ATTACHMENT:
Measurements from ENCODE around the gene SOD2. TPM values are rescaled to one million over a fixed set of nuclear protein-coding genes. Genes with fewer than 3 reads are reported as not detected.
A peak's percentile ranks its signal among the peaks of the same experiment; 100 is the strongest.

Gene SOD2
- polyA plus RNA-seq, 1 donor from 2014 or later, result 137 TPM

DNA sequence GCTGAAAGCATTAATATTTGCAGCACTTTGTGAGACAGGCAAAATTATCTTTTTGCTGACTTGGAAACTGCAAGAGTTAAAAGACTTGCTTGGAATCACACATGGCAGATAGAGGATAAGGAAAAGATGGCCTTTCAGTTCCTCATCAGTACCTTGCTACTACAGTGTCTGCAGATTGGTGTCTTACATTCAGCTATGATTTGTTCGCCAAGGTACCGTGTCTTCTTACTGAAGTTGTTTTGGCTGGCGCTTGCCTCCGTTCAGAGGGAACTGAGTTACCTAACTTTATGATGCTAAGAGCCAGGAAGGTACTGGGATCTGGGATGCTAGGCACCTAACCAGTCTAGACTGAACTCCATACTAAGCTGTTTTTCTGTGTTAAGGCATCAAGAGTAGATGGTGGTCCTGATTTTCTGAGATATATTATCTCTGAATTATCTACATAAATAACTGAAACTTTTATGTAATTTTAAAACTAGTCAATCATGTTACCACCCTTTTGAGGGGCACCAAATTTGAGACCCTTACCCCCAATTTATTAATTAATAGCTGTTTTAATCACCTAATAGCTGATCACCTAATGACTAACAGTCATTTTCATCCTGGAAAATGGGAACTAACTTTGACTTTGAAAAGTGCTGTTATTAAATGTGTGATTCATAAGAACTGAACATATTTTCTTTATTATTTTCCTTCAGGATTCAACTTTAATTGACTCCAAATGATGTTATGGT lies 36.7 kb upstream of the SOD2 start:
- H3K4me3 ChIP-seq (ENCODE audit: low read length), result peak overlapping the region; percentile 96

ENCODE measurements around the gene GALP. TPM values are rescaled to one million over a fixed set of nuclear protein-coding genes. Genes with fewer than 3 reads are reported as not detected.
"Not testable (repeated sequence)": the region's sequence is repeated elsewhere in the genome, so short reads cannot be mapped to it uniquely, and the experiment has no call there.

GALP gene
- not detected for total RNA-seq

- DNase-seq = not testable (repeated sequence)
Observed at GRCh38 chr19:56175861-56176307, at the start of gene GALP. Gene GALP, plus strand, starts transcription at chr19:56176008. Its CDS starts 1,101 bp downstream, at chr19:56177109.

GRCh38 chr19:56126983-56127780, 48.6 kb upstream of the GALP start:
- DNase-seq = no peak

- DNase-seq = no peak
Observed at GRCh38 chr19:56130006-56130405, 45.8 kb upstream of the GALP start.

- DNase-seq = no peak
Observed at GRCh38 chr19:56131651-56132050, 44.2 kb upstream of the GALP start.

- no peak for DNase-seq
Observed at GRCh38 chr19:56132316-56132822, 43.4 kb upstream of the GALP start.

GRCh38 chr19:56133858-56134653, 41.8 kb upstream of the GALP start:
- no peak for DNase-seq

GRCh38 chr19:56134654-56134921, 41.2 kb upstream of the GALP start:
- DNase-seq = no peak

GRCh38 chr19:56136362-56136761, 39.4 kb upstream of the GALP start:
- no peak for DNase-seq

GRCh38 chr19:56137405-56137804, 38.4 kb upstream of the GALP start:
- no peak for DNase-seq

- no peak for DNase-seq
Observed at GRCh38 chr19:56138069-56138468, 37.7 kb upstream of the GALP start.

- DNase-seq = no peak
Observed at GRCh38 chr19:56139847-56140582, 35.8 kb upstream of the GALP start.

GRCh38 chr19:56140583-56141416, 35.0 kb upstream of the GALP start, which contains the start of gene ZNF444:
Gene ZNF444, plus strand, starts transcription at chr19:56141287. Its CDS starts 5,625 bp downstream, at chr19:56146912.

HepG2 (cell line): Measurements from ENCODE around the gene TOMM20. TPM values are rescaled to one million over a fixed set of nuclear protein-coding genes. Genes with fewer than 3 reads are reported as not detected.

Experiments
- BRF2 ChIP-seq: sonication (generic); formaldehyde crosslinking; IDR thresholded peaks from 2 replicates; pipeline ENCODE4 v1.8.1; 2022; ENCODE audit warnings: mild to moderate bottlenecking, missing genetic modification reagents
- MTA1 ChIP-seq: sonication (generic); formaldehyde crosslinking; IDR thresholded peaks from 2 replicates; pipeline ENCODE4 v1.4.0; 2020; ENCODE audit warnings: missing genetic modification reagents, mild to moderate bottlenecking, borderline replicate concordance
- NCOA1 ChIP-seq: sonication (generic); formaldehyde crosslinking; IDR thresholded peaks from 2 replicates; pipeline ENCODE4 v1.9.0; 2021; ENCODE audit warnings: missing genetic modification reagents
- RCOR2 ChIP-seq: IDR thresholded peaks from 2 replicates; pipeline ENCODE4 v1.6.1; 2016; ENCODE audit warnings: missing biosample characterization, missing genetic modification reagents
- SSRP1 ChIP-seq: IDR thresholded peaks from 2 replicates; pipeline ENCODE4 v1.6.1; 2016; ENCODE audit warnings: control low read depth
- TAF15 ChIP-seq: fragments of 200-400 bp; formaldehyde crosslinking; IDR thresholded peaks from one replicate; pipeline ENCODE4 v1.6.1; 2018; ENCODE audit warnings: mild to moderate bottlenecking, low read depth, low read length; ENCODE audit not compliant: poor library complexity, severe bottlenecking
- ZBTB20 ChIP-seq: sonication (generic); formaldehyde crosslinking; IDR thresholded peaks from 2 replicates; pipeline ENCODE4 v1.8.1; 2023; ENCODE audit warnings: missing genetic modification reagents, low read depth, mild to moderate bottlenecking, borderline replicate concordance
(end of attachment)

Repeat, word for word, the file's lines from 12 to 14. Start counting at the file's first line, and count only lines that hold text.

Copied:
Observed at GRCh38 chr19:56175861-56176307, at the start of gene GALP. Gene GALP, plus strand, starts transcription at chr19:56176008. Its CDS starts 1,101 bp downstream, at chr19:56177109.

GRCh38 chr19:56126983-56127780, 48.6 kb upstream of the GALP start:
- DNase-seq = no peak